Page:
European Arrest Warrant 'vital' - NI Justice Minister David Ford
The European Arrest Warrant is "vitally necessary to fight serious crime and terrorism", Northern Ireland Justice Minister David Ford has said.
The government has won its bid to re-sign the UK to 35 EU justice measures, including the controversial warrant.
However, Labour and backbench Tory MPs were angered they were not given a vote on the warrant itself.
Mr Ford said extradition powers between the UK and Republic of Ireland would have been lost if it was not restored.
Supporters of the warrant, including the government and law enforcement agencies, say it is a vital tool to protect the UK and bring criminals to justice across EU borders.
However, critics - including some Conservative MPs - say it is overused and a threat to the liberties of Britons and the sovereignty of the UK.
Mr Ford said that as the old Irish extradition legislation had lapsed, "the only arrangement we have is based on the European Arrest Warrant".
"Within these islands, it has been used to fight serious crime and terrorism, and it has been extremely successful", he said.
While extradition between the two jurisdictions had caused significant problems in the past, Mr Ford said it "now happens with no problems whatsoever".
European Arrest Warrants
- The European Arrest Warrant operates EU-wide and replaced separate extradition arrangements between the EU member states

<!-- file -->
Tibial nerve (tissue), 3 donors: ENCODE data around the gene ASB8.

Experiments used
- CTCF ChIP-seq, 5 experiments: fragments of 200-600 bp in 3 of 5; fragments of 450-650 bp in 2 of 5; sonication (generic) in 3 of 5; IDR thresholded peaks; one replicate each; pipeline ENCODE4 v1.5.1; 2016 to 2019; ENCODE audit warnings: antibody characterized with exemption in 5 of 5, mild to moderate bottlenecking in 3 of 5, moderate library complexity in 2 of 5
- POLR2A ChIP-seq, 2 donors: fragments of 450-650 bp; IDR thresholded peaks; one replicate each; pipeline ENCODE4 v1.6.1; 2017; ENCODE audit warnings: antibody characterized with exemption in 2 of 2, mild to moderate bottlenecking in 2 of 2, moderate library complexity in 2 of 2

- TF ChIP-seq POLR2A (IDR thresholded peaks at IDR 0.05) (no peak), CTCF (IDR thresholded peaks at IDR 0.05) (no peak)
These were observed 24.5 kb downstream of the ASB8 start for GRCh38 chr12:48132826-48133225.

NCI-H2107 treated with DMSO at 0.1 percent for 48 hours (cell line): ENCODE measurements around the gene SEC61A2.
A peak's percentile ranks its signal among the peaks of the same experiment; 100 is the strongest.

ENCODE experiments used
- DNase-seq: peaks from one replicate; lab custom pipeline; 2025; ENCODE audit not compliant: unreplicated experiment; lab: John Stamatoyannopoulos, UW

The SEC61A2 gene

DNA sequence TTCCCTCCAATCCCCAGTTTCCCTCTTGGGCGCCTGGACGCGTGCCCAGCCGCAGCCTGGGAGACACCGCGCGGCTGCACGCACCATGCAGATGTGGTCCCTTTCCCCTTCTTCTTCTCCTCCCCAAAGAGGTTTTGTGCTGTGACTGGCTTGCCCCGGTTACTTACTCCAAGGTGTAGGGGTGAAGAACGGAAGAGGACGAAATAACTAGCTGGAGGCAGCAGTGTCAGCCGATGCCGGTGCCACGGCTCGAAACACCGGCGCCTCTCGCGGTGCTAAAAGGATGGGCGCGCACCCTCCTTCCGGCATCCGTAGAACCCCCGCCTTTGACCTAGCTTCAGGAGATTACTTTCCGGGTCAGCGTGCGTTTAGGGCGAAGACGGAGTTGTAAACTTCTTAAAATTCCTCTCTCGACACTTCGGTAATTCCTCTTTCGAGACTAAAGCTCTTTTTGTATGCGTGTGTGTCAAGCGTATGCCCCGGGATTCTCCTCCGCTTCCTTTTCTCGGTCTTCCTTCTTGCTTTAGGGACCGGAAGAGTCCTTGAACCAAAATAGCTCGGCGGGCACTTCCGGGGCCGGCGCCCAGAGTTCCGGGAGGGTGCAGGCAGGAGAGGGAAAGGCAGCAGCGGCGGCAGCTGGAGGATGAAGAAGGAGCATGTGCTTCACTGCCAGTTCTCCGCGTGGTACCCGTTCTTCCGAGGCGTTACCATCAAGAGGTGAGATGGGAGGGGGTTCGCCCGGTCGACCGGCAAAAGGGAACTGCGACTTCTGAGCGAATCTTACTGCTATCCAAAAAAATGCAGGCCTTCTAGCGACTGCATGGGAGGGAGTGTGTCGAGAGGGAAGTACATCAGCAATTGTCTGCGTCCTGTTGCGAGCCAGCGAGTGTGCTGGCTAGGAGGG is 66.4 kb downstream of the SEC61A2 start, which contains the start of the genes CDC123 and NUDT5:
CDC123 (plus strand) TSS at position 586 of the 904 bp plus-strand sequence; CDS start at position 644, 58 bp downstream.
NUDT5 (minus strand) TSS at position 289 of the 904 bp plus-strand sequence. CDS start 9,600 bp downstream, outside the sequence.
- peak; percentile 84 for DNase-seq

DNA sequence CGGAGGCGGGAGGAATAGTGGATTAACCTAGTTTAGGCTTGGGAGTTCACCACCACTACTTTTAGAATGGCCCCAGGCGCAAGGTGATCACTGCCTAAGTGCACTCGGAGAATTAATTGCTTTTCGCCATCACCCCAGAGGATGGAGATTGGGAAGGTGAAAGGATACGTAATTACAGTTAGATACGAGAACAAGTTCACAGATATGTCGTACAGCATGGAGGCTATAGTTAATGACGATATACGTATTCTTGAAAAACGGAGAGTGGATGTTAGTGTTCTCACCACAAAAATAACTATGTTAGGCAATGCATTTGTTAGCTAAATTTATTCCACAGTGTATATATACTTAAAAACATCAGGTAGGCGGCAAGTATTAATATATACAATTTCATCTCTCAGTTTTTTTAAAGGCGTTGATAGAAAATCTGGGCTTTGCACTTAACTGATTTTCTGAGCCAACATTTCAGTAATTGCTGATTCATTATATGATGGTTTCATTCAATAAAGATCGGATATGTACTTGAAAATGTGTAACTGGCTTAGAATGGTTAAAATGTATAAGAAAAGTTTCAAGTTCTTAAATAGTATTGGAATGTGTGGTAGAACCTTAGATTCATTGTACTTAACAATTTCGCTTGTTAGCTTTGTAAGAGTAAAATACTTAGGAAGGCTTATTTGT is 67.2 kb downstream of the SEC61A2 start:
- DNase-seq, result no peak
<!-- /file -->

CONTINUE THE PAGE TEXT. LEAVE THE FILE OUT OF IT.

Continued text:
- It was introduced in January 2004, and was prompted by the international anti-terror drive after the 11 September 2001 attacks on the United States
- A national judicial authority, such as a court, can issue an EU warrant to get a suspect extradited
- For a warrant to be valid, the suspect must be accused of an offence incurring a maximum penalty of at least a year in prison, or must have been already sentenced to at least four months in prison
Some Conservative backbenchers accused ministers of being "sly" and "underhand" over the issue, while Labour will use an opposition day debate on 19 November to discuss and vote upon the arrest warrant.
The row comes after the government opted out of all 133 EU police and criminal justice measures measures in 2013, a decision that will take effect on 1 December.
However, ministers plan to rejoin 35 of the measures, including the European Arrest Warrant, before that deadline.
Commons clashes erupted on Monday after Speaker John Bercow ruled the debate and vote on the measures would not cover the arrest warrant.
Home Secretary Theresa May said only 11 of the EU justice measures needed to be voted on and "transposed" into UK law.
She told MPs that the Commons' verdict on the 11 measures would be treated as a vote on the whole package of 35.
But the debate came to an abrupt end when shadow home secretary Yvette Cooper invoked a rare procedure, calling for Mrs May to come back with a motion that specifically included the warrant.
Faced with a potential backbench rebellion, Prime Minister David Cameron returned early from the Lord Mayor's Banquet dressed in a white dress tie, while other Tories were urgently rushed back to Parliament to take part in the vote.
After Mrs Cooper's motion was defeated by 272 to 229 - a majority of just 43 - the vote on the EU justice measures took place immediately - something backed by Labour - with MPs voting in favour by 464 to 38.